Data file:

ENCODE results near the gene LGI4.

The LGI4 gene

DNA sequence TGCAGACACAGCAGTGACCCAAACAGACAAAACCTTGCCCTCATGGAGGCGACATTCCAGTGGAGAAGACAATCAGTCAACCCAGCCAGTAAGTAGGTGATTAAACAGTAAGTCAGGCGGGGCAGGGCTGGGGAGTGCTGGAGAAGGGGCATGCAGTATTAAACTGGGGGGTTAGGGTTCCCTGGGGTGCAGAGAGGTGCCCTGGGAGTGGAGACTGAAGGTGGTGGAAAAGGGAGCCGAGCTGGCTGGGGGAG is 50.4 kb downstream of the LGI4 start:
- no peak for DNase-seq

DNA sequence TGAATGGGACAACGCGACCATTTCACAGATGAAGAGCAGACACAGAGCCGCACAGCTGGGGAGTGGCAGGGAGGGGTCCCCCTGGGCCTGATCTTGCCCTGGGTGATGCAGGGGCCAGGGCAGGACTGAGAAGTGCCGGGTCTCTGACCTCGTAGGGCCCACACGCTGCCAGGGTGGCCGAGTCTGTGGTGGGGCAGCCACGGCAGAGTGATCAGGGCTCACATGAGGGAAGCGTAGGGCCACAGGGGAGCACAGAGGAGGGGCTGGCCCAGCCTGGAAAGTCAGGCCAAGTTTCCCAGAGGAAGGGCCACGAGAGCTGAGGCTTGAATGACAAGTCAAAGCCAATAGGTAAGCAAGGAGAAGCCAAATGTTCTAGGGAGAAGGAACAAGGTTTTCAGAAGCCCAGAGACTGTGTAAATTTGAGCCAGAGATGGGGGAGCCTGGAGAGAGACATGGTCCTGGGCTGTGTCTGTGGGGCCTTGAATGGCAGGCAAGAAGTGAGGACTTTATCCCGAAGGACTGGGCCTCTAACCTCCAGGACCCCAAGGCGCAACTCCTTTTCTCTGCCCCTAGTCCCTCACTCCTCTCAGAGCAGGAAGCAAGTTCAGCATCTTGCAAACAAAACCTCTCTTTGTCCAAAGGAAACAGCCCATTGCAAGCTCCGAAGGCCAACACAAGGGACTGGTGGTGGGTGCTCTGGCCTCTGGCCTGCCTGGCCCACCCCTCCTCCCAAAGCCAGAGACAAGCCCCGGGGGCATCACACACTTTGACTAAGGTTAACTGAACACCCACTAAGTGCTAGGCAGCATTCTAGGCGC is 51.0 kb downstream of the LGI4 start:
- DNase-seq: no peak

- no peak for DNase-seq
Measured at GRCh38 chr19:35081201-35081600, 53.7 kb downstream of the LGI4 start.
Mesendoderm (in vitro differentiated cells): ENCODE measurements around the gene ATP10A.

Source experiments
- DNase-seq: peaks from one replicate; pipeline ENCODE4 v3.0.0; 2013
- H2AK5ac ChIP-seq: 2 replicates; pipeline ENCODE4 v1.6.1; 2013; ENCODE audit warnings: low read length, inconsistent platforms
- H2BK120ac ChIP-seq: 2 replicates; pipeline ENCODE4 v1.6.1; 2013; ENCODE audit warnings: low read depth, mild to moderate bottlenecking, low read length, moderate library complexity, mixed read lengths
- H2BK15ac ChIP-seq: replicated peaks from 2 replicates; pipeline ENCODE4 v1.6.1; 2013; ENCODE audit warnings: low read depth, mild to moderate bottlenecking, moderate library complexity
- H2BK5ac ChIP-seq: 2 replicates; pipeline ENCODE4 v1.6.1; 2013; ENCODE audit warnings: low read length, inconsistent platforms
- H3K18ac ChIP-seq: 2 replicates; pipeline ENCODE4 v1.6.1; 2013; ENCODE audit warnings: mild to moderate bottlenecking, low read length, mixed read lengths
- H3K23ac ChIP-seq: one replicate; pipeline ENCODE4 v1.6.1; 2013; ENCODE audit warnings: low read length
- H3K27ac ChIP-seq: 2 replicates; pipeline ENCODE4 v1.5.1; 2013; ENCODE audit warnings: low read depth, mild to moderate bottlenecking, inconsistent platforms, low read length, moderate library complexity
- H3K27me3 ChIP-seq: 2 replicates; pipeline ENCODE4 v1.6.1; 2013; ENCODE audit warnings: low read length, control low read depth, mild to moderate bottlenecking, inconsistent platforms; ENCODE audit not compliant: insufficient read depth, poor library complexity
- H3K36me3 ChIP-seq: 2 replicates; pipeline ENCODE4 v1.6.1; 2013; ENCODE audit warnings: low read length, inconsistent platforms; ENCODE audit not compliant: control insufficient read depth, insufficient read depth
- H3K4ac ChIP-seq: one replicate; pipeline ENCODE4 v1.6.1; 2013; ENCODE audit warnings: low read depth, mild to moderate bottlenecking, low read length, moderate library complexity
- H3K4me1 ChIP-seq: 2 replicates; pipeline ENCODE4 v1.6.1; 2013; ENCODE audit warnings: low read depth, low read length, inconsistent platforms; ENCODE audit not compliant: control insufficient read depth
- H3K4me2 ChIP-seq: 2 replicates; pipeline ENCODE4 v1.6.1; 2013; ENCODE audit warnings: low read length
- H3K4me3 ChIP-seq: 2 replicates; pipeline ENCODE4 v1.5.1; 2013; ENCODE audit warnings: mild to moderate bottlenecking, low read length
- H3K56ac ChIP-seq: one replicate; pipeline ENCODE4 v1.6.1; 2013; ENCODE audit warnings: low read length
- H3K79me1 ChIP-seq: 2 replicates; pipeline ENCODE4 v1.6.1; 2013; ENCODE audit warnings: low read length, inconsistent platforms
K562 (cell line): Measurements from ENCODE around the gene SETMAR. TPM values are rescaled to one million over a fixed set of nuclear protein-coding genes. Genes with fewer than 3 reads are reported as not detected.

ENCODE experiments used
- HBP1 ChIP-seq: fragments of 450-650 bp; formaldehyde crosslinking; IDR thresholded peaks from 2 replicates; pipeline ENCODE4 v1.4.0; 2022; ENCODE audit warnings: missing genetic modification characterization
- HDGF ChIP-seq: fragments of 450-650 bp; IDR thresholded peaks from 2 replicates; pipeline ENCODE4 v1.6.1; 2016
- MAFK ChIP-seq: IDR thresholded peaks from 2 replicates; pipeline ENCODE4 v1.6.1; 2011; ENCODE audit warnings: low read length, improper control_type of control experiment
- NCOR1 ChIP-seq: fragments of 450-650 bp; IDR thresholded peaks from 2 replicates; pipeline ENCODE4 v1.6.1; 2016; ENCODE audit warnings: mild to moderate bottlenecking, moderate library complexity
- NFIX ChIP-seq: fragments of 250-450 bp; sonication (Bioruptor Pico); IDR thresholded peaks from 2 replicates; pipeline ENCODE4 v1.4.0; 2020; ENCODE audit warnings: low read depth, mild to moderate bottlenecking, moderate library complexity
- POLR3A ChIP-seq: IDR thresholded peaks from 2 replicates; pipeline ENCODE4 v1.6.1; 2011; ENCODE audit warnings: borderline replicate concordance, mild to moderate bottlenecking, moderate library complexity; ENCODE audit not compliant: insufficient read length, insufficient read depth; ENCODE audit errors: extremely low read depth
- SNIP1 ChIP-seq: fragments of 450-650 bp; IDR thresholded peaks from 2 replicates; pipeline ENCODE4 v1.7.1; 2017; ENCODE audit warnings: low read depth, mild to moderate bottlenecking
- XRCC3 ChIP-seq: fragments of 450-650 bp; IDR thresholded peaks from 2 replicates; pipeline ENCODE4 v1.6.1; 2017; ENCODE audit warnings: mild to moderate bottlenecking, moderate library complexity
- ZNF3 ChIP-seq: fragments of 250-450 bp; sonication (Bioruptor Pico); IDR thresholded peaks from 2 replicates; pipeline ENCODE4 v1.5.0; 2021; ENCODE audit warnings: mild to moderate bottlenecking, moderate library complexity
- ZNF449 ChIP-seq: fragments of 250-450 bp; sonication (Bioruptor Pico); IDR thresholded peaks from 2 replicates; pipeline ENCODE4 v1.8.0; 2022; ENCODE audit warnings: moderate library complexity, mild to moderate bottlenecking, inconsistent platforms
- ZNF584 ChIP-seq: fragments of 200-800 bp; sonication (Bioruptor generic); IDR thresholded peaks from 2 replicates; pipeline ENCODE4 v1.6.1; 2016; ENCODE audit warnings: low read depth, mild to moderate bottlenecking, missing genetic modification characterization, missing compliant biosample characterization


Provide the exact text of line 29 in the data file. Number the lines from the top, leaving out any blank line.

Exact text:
- HBP1 ChIP-seq: fragments of 450-650 bp; formaldehyde crosslinking; IDR thresholded peaks from 2 replicates; pipeline ENCODE4 v1.4.0; 2022; ENCODE audit warnings: missing genetic modification characterization